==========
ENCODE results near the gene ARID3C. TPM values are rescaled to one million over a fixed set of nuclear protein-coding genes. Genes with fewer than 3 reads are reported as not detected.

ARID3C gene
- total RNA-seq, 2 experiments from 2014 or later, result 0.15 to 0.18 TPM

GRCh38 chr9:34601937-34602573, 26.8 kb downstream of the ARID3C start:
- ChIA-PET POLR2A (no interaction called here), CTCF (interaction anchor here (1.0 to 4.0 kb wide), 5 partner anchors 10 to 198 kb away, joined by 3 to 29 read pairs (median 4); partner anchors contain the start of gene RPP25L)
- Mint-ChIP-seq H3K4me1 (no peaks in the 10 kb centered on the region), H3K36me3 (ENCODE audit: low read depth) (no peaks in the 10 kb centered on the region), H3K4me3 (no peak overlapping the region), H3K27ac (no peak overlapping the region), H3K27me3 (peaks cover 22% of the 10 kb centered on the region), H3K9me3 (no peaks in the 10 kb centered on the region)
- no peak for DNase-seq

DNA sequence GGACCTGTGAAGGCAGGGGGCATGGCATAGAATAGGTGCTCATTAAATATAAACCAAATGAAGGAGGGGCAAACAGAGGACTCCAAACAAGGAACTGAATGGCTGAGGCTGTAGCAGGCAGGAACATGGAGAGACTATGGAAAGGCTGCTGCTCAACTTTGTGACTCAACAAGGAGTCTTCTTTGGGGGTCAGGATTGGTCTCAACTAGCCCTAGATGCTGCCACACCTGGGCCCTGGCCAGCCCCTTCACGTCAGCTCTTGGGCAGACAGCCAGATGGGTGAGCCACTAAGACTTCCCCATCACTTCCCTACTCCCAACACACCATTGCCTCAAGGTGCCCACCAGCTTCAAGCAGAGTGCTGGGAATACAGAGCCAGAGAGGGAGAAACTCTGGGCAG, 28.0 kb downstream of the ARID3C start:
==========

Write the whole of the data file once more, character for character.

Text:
ENCODE results near the gene ARID3C. TPM values are rescaled to one million over a fixed set of nuclear protein-coding genes. Genes with fewer than 3 reads are reported as not detected.

ARID3C gene
- total RNA-seq, 2 experiments from 2014 or later, result 0.15 to 0.18 TPM

GRCh38 chr9:34601937-34602573, 26.8 kb downstream of the ARID3C start:
- ChIA-PET POLR2A (no interaction called here), CTCF (interaction anchor here (1.0 to 4.0 kb wide), 5 partner anchors 10 to 198 kb away, joined by 3 to 29 read pairs (median 4); partner anchors contain the start of gene RPP25L)
- Mint-ChIP-seq H3K4me1 (no peaks in the 10 kb centered on the region), H3K36me3 (ENCODE audit: low read depth) (no peaks in the 10 kb centered on the region), H3K4me3 (no peak overlapping the region), H3K27ac (no peak overlapping the region), H3K27me3 (peaks cover 22% of the 10 kb centered on the region), H3K9me3 (no peaks in the 10 kb centered on the region)
- no peak for DNase-seq

DNA sequence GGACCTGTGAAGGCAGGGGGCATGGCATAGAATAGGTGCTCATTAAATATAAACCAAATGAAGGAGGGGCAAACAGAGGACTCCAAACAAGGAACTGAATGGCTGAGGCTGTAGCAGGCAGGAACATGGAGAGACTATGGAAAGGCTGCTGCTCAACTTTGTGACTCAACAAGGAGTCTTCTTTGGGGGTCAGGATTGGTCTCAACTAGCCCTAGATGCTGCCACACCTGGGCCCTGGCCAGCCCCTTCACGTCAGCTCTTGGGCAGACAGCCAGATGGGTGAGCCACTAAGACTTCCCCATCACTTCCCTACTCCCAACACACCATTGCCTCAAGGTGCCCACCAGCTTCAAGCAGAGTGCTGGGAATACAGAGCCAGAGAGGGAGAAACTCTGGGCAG, 28.0 kb downstream of the ARID3C start: